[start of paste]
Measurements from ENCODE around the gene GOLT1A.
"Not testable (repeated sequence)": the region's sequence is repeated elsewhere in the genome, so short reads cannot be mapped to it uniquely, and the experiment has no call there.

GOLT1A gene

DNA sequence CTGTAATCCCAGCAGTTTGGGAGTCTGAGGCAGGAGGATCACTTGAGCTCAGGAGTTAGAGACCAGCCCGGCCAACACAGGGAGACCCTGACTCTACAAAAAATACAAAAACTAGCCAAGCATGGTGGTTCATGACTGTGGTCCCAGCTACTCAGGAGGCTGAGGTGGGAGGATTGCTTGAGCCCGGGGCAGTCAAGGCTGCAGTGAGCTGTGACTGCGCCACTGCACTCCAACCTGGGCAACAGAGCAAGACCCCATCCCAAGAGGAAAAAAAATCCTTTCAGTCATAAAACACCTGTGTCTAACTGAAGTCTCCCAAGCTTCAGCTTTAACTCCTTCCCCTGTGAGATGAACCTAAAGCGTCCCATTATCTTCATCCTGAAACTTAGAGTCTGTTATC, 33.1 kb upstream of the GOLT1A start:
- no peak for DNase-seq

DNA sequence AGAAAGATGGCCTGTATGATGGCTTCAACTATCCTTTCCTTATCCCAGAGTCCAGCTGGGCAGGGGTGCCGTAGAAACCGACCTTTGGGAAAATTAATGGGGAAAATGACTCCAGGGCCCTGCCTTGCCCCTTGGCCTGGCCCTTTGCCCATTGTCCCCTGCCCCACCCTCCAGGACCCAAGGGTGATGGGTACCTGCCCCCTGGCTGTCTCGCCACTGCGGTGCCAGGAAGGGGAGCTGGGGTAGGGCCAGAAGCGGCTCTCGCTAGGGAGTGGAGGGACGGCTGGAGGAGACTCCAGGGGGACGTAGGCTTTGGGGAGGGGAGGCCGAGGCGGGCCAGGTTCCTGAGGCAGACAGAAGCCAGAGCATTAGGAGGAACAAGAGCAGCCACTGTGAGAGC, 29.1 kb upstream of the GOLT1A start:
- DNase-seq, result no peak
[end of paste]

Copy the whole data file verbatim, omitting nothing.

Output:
Measurements from ENCODE around the gene GOLT1A.
"Not testable (repeated sequence)": the region's sequence is repeated elsewhere in the genome, so short reads cannot be mapped to it uniquely, and the experiment has no call there.

GOLT1A gene

DNA sequence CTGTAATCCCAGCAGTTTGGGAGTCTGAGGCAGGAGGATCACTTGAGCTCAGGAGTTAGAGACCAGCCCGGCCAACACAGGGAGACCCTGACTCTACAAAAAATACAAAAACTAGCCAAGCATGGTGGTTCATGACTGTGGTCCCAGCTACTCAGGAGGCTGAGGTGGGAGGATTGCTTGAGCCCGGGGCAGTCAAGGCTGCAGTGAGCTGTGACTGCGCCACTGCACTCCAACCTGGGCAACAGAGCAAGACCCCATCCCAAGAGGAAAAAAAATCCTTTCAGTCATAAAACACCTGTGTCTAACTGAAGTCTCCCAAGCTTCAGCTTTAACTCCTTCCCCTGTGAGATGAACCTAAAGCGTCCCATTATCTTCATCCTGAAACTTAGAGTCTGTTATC, 33.1 kb upstream of the GOLT1A start:
- no peak for DNase-seq

DNA sequence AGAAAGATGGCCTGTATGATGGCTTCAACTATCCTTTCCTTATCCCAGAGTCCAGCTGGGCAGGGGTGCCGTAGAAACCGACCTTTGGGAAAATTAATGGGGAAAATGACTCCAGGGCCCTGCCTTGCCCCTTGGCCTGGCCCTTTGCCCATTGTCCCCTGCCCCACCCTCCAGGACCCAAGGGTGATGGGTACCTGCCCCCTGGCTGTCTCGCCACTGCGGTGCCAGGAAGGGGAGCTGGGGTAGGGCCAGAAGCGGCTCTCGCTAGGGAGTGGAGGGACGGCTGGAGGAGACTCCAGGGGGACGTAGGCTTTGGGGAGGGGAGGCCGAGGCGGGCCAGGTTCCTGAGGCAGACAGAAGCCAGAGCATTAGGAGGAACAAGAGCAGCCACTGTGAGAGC, 29.1 kb upstream of the GOLT1A start:
- DNase-seq, result no peak